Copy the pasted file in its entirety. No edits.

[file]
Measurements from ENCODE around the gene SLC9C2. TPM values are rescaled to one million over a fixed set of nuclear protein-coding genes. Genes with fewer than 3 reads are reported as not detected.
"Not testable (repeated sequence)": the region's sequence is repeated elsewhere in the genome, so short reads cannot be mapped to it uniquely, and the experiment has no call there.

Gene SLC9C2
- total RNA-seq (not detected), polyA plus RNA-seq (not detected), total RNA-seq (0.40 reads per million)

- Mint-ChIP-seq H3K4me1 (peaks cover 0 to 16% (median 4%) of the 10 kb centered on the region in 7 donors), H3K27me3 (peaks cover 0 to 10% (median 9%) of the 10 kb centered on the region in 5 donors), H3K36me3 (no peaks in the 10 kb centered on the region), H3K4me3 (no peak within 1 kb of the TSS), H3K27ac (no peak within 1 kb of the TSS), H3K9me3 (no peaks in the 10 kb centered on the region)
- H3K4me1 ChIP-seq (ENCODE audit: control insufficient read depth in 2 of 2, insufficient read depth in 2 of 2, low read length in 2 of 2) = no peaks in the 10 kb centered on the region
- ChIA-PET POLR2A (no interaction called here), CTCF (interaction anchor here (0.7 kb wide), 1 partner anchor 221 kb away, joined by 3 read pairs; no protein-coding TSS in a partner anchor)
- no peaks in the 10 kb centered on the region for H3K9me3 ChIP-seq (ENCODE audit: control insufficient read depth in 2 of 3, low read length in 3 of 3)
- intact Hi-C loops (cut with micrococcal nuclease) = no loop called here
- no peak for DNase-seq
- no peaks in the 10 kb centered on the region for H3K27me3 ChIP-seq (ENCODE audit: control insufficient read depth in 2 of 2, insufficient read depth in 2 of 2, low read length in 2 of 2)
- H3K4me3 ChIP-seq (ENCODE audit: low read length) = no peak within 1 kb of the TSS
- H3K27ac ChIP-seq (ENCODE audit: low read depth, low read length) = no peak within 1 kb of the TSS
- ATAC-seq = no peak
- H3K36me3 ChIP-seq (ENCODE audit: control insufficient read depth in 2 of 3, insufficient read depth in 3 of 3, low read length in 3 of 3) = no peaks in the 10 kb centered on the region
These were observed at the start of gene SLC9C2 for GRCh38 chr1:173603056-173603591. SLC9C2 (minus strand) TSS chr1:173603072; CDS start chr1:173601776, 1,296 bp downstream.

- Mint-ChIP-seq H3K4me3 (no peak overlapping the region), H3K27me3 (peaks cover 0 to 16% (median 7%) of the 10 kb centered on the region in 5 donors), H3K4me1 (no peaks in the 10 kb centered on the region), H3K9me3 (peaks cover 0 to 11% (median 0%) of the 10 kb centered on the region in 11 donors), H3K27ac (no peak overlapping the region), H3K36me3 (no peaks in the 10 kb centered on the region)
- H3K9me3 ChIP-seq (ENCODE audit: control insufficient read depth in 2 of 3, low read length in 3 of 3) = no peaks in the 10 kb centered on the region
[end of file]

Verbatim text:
Measurements from ENCODE around the gene SLC9C2. TPM values are rescaled to one million over a fixed set of nuclear protein-coding genes. Genes with fewer than 3 reads are reported as not detected.
"Not testable (repeated sequence)": the region's sequence is repeated elsewhere in the genome, so short reads cannot be mapped to it uniquely, and the experiment has no call there.

Gene SLC9C2
- total RNA-seq (not detected), polyA plus RNA-seq (not detected), total RNA-seq (0.40 reads per million)

- Mint-ChIP-seq H3K4me1 (peaks cover 0 to 16% (median 4%) of the 10 kb centered on the region in 7 donors), H3K27me3 (peaks cover 0 to 10% (median 9%) of the 10 kb centered on the region in 5 donors), H3K36me3 (no peaks in the 10 kb centered on the region), H3K4me3 (no peak within 1 kb of the TSS), H3K27ac (no peak within 1 kb of the TSS), H3K9me3 (no peaks in the 10 kb centered on the region)
- H3K4me1 ChIP-seq (ENCODE audit: control insufficient read depth in 2 of 2, insufficient read depth in 2 of 2, low read length in 2 of 2) = no peaks in the 10 kb centered on the region
- ChIA-PET POLR2A (no interaction called here), CTCF (interaction anchor here (0.7 kb wide), 1 partner anchor 221 kb away, joined by 3 read pairs; no protein-coding TSS in a partner anchor)
- no peaks in the 10 kb centered on the region for H3K9me3 ChIP-seq (ENCODE audit: control insufficient read depth in 2 of 3, low read length in 3 of 3)
- intact Hi-C loops (cut with micrococcal nuclease) = no loop called here
- no peak for DNase-seq
- no peaks in the 10 kb centered on the region for H3K27me3 ChIP-seq (ENCODE audit: control insufficient read depth in 2 of 2, insufficient read depth in 2 of 2, low read length in 2 of 2)
- H3K4me3 ChIP-seq (ENCODE audit: low read length) = no peak within 1 kb of the TSS
- H3K27ac ChIP-seq (ENCODE audit: low read depth, low read length) = no peak within 1 kb of the TSS
- ATAC-seq = no peak
- H3K36me3 ChIP-seq (ENCODE audit: control insufficient read depth in 2 of 3, insufficient read depth in 3 of 3, low read length in 3 of 3) = no peaks in the 10 kb centered on the region
These were observed at the start of gene SLC9C2 for GRCh38 chr1:173603056-173603591. SLC9C2 (minus strand) TSS chr1:173603072; CDS start chr1:173601776, 1,296 bp downstream.

- Mint-ChIP-seq H3K4me3 (no peak overlapping the region), H3K27me3 (peaks cover 0 to 16% (median 7%) of the 10 kb centered on the region in 5 donors), H3K4me1 (no peaks in the 10 kb centered on the region), H3K9me3 (peaks cover 0 to 11% (median 0%) of the 10 kb centered on the region in 11 donors), H3K27ac (no peak overlapping the region), H3K36me3 (no peaks in the 10 kb centered on the region)
- H3K9me3 ChIP-seq (ENCODE audit: control insufficient read depth in 2 of 3, low read length in 3 of 3) = no peaks in the 10 kb centered on the region